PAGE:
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View Full Version : Why do people say that a player is "too short" to win slams?


dangalak
10-07-2012, 09:46 AM
Why does height matter? I mean if it was power it would be different. Power is an attribute that is necessary in tennis. But height isn't the same as power and isn't necessarily even correlated. Size would be more important. I mean I am pretty sure that Serena can squat or bench more than Sharapova and I think we can say the same about Ferrer and Djokovic.

I guess it does make sense in terms of serving, but considering that Federer is the only one in the top game with a great serve, it isn't all that vital.

kishnabe
10-07-2012, 10:34 AM
I believe Ferrer can lift more than Djokovic.

Djokovic has other assets other than Power that gives him an edge that Ferrer does not have.

Height can translate to more power and a better serve.

SoBad
10-07-2012, 10:36 AM
Djoko can lift much more than Ferrer, that is the only advantage he has over Ferrer. Smaller guys are often stronger and have better serves.

dangalak
10-07-2012, 10:46 AM
I believe Ferrer can lift more than Djokovic.

Djokovic has other assets other than Power that gives him an edge that Ferrer does not have.

Height can translate to more power and a better serve.


How so?

SIZE would translate to more power. Don't see how HEIGHT would translate to more power though. If you're skinny and there is a short guy who is thick and muscular, I would pick the shorter guy to have more power.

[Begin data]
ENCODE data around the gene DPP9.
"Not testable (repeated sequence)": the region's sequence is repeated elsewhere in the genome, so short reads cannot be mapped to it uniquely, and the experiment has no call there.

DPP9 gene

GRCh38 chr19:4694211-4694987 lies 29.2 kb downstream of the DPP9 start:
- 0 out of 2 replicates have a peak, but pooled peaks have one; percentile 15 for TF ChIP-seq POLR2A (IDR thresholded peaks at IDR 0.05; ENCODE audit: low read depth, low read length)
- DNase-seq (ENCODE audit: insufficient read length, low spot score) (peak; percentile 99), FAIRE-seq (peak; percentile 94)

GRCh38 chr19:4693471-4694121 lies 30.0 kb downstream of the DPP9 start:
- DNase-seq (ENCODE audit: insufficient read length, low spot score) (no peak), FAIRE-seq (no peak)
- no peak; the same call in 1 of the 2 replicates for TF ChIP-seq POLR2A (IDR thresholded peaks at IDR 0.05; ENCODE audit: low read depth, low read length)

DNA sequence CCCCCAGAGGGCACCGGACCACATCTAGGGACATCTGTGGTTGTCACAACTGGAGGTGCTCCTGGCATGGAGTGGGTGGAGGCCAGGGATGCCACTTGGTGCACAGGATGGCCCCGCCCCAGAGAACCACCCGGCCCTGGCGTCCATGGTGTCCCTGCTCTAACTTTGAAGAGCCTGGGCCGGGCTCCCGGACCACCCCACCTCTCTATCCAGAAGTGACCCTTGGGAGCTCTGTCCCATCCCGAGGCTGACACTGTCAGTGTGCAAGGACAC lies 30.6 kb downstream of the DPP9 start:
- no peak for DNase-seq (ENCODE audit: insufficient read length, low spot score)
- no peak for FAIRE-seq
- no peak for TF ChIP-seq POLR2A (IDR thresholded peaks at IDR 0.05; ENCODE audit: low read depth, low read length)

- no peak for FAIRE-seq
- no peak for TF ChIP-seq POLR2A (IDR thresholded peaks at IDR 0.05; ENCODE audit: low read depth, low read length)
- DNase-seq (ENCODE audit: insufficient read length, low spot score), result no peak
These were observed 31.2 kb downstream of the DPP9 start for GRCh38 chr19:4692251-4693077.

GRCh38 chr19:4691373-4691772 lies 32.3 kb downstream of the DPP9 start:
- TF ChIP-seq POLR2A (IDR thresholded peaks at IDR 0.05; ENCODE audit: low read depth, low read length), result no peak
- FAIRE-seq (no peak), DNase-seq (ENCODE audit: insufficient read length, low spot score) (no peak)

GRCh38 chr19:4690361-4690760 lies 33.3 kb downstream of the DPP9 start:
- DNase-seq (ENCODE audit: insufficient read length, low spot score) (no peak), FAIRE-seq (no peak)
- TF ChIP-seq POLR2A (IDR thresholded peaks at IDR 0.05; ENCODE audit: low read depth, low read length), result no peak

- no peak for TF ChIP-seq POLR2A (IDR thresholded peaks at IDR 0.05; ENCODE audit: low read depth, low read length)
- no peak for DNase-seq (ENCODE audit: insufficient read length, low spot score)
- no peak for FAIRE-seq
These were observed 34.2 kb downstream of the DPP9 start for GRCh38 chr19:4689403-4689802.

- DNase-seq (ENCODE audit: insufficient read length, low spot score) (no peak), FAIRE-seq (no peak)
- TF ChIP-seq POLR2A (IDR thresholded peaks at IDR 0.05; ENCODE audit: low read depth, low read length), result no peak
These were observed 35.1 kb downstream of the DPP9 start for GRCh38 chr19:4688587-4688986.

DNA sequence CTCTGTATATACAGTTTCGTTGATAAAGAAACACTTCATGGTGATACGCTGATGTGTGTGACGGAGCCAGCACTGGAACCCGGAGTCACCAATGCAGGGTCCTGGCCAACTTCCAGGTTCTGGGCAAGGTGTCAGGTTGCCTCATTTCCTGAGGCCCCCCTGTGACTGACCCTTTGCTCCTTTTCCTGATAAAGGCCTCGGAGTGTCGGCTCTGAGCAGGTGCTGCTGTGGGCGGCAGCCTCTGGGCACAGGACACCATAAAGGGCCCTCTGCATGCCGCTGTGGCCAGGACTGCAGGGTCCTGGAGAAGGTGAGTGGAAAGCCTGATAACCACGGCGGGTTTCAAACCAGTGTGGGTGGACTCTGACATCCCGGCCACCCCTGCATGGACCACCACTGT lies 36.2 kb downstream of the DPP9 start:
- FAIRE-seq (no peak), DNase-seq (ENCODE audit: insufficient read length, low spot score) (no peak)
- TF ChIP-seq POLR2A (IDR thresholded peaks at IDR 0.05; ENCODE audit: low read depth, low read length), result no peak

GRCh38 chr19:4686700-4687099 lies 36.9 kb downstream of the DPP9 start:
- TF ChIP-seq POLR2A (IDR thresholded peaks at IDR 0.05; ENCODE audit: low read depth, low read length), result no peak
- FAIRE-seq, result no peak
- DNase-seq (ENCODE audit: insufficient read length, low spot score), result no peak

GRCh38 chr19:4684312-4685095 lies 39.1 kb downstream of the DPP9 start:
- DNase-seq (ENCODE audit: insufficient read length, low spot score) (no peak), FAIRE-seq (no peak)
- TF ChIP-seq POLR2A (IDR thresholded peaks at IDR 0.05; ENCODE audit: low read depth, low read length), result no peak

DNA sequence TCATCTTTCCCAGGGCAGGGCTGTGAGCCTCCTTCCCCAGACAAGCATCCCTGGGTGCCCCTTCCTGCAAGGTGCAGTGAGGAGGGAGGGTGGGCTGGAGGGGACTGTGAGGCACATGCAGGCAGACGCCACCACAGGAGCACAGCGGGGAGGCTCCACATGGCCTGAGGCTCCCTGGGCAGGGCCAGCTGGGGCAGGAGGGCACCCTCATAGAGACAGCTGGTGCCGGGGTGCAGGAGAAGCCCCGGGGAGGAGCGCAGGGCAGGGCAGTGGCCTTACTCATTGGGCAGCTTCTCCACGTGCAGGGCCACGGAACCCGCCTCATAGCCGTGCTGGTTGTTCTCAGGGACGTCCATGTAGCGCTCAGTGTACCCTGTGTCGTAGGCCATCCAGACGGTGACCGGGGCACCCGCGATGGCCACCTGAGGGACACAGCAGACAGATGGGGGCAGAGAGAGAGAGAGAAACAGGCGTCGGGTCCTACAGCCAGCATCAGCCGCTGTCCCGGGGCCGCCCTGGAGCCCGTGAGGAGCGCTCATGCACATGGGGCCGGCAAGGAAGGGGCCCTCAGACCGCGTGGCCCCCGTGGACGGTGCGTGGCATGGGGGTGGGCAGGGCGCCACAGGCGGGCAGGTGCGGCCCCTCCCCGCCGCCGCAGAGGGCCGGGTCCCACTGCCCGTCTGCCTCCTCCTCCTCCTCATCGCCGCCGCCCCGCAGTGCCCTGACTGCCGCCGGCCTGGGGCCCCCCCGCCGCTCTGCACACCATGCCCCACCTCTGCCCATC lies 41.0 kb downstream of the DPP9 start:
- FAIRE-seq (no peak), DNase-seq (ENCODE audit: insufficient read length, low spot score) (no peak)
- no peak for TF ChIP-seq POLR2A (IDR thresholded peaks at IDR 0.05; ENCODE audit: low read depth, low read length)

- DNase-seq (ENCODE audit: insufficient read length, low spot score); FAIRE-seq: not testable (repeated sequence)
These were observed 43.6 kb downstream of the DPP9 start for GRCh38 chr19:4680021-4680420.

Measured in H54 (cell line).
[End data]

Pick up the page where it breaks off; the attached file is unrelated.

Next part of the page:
Prisoner of Birth
10-07-2012, 10:52 AM
Djoko can lift much more than Ferrer, that is the only advantage he has over Ferrer. Smaller guys are often stronger and have better serves.

:lol: Are you from Small Country?

SoBad
10-07-2012, 10:55 AM
:lol: Are you from Small Country?

I have friends who are...:lol::lol:

nereis
10-07-2012, 10:56 AM
How so?

SIZE would translate to more power. Don't see how HEIGHT would translate to more power though. If you're skinny and there is a short guy who is thick and muscular, I would pick the shorter guy to have more power.

Height (limb length, rather) conveys a higher potential racket speed and angle from which to hit your serve. So of course its an easy advantage to have and requires no effort on anyone's part but having the right genetics for it.

It's also a more common feature than ironman type endurance, explosive power, Agassi-like hand-eye coordination or excellent dynamic balance.

All things equal, a taller man will find it easier to hit big serves consistently.

However, that isn't to say that height is a necessity. Hewitt, Agassi and Chang were around 5'10 from memory. They were simply better tennis players than their opponents.